Five CBC Members Likely to Be Cleared
The House ethics committee is likely to exonerate five members of the Congressional Black Caucus who were accused of taking an improper trip to the Caribbean, according to sources familiar with the case.
The committee may also renew its complaint that the Office of Congressional Ethics is mishandling investigations.
Sources familiar with the investigation say the ethics committee — formally known as the Committee on Standards of Official Conduct — has raised concerns that OCE misinterpreted the responsibility of Members of Congress in accepting free travel from nonprofit groups, failed to provide the accused Members with evidence that would have been helpful in their defense and missed its own dead-lines for processing the complaint.
The objections are similar to those that the ethics committee raised in dismissing a case last week against Rep. Sam Graves (R-Mo.) and would indicate a deep rift between the two bodies tasked with overseeing Congressional ethics. OCE leadership disputed Standards’ criticism of its handling of the Graves case, saying the panel “mischaracterized— the OCE’s work.
As in the Graves matter, sources suggested that Standards will release the investigative report assembled by the OCE — which suggests possible improper conduct by the Members — surrounded by a critique explaining why the ethics committee disagrees with the OCE’s conclusions and procedures.
Members who are under investigation have apparently already received copies of their files from Standards.
The ethics committee in June announced that it was creating an investigative subcommittee to look into five Members who accepted free travel to an annual event sponsored by the Carib News Foundation — Democratic Reps. Charlie Rangel (N.Y.), Bennie Thompson (Miss.), Carolyn Cheeks Kilpatrick (Mich.) and Donald Payne (N.J.) as well as Del. Donna Christensen (Virgin Islands). Standards announced its investigation a few weeks after receiving a referral from the OCE but claimed the committee had already been looking into the matter.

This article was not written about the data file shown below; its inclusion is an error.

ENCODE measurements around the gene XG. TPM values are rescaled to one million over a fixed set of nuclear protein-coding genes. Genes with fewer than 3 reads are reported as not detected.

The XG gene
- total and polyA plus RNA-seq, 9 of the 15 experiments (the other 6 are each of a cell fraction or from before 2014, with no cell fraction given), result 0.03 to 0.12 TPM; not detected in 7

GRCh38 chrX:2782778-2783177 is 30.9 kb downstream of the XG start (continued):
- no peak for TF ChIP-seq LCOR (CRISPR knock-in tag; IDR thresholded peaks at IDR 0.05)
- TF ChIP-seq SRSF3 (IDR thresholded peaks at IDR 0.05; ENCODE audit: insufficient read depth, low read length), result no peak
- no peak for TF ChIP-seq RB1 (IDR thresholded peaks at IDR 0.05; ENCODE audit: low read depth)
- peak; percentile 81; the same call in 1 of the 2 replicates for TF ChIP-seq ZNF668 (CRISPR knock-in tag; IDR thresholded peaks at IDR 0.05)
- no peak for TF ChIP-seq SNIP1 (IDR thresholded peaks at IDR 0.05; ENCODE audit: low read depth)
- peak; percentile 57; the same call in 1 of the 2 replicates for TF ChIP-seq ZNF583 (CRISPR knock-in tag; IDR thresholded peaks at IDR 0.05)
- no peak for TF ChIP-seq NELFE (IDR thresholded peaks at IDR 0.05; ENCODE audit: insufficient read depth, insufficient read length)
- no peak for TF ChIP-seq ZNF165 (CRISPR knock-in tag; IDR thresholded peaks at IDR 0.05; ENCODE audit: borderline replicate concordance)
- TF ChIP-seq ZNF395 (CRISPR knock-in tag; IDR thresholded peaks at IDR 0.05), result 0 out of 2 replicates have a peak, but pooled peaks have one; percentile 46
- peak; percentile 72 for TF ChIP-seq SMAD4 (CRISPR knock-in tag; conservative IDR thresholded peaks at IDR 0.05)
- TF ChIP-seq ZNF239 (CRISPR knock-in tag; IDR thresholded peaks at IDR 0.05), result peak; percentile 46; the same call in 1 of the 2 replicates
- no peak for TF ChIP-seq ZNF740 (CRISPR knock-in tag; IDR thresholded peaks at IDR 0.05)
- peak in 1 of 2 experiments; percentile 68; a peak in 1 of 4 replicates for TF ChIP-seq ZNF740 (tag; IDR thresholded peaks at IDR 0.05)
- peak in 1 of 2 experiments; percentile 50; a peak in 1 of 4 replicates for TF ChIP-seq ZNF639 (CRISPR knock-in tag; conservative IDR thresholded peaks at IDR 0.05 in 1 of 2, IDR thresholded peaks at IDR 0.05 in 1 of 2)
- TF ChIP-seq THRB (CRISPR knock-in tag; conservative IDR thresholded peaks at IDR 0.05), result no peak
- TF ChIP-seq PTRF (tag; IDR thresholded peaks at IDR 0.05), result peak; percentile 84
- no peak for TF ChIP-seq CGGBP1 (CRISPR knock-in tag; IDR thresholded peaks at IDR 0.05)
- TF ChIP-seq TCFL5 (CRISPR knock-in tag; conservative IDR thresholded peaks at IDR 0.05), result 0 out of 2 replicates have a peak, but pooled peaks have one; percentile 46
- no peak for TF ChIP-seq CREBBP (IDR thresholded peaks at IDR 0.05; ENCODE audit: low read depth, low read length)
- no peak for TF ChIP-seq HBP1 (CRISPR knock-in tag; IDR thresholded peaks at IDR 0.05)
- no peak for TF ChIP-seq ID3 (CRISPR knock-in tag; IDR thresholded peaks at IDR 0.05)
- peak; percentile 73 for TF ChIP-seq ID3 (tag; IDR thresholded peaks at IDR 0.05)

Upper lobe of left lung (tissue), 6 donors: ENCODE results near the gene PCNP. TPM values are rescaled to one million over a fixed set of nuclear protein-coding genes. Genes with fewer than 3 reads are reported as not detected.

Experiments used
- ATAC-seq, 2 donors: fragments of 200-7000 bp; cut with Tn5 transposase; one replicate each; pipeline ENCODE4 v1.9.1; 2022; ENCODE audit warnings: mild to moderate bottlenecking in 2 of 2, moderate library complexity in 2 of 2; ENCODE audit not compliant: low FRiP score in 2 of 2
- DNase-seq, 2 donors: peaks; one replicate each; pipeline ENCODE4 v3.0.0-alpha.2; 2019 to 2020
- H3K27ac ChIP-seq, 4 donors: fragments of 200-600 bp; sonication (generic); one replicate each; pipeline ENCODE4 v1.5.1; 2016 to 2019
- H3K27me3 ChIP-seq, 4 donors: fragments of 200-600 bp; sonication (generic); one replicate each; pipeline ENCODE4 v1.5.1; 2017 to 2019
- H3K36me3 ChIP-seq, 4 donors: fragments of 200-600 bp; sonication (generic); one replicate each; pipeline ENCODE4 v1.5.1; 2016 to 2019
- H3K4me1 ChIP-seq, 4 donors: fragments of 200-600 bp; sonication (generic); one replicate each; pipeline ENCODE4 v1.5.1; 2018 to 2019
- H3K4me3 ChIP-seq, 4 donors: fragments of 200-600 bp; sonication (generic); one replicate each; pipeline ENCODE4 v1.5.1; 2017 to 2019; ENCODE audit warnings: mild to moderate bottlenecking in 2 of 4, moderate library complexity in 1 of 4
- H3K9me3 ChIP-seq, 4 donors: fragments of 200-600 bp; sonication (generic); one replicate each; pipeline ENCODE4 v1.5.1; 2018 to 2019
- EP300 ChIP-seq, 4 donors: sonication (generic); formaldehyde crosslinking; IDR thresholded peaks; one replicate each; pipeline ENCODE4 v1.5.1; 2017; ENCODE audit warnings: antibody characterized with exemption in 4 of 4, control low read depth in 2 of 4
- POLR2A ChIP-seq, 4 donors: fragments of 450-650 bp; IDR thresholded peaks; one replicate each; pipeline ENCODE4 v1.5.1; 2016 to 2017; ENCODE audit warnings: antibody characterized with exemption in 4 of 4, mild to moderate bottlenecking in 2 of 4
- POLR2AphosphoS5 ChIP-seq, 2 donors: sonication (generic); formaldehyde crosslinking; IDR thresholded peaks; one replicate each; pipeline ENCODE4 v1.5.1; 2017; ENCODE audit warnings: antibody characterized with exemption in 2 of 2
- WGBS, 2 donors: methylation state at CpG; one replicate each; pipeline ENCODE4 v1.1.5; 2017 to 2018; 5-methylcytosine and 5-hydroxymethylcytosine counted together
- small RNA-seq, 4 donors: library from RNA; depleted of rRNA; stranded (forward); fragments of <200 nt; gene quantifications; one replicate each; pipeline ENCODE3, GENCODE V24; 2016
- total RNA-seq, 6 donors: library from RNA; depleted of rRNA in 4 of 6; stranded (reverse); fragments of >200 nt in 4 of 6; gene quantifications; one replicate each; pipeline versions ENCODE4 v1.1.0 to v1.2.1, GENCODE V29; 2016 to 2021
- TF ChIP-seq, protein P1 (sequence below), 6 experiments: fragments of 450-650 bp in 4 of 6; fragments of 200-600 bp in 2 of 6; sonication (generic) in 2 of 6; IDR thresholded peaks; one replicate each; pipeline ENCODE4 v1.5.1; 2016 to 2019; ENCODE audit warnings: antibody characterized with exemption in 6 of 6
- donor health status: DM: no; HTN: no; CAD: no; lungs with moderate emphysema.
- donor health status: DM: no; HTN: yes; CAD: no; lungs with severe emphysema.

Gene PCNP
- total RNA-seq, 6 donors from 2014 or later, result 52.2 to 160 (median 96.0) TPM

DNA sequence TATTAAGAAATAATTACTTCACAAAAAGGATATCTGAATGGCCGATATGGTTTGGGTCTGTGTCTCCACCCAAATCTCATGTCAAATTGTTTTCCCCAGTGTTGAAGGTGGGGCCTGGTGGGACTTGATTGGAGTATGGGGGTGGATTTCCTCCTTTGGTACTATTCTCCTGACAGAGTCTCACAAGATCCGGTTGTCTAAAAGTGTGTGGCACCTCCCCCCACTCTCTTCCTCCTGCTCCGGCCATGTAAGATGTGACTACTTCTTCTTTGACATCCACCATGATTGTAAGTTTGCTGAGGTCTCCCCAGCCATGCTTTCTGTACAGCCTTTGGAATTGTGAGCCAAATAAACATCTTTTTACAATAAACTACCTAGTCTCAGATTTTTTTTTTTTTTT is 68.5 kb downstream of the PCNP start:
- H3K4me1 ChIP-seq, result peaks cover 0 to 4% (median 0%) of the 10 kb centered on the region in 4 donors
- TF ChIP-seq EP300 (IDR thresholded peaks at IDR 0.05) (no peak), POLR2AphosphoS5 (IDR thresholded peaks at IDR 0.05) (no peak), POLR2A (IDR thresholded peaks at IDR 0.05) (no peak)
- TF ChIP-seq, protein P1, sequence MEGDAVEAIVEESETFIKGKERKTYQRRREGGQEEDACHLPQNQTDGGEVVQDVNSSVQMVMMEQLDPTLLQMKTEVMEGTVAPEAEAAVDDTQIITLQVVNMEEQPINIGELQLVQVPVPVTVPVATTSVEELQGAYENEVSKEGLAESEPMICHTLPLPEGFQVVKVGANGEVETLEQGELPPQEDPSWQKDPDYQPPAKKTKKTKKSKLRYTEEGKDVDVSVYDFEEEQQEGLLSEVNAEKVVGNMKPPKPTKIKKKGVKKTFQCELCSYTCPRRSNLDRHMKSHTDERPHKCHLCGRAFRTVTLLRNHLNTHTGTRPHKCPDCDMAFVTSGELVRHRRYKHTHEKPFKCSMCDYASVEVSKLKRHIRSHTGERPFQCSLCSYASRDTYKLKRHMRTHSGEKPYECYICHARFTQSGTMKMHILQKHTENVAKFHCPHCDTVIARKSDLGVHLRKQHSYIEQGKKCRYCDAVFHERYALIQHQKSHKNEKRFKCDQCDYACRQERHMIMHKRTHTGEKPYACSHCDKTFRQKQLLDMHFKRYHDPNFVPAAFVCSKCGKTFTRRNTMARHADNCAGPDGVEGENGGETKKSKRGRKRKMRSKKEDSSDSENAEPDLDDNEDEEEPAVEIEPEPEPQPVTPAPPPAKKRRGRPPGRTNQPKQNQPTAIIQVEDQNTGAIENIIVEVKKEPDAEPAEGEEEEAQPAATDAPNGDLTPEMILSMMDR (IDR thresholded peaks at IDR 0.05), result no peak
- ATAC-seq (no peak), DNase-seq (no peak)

Under House rules, every Member or aide must obtain the ethics committee’s consent for privately sponsored travel, including a certification from the sponsor that the trip conforms to the chamber’s rules. Members are not allowed to accept multiple-day travel from private entities that employ lobbyists, but they may accept travel from nonprofits that are supported by private companies.
After each trip, Members and aides are also required to submit a form to the ethics committee certifying the travel, accommodations and activities matched those included in their pre-travel filing. It is unclear whether the ethics panel reviews those post-travel submissions.
The conservative National Legal and Policy Center attended the 2008 Carib News Foundation event in St. Maarten and collected evidence suggesting that the event was sponsored by corporate entities. The center takes credit for filing a complaint with the OCE suggesting that the Members violated Congressional travel rules by going on the trip.
This year, the conference begins today in Jamaica, but the foundation Web site indicates that no Members of Congress are participating. The Web site describes the event as a multinational business conference.
The OCE investigation created an awkward situation for the ethics committee. All of the Members who traveled to the Carib News event submitted the required documentation to the committee and received approval from the committee to make the journey. The issue then becomes whether the Carib News Foundation paid for that travel with funds earmarked by corporate sponsors and whether the Members had some obligation to leave the conference when and if they became aware that there were corporate sponsors for the event.
The late Rep. Stephanie Tubbs Jones (D-Ohio) attended the event in 2007 when she was serving as chairwoman of the ethics committee and was listed on the agenda as a speaker. One of the attendees in prior years, Rep. G.K. Butterfield (D-N.C.), is serving as the chairman of the investigative subcommittee created by Standards to investigate the other Members.
Members who have come under the spotlight of the OCE have raised concerns that, as in the Graves case, even if Standards exonerates a Member, it will still release the OCE report criticizing a Member’s conduct, which provides political opponents ammunition to accuse the Members of unethical behavior.
None of the Members’ offices involved in the case would comment for this story, but a letter from Thompson to the ethics committee dated Aug. 11 and posted on the House Clerk’s Web site indicates the Mississippi lawmaker may have met with ethics in mid-September and turned over documents from the 2007 and 2008 Carib News trips.
Standards typically meets with Members toward the end of its investigations, suggesting that the committee’s work on the Carib News trip may be nearing an end.
Neither OCE nor Standards would provide any comment for this story.
Jennifer Yachnin contributed to this report.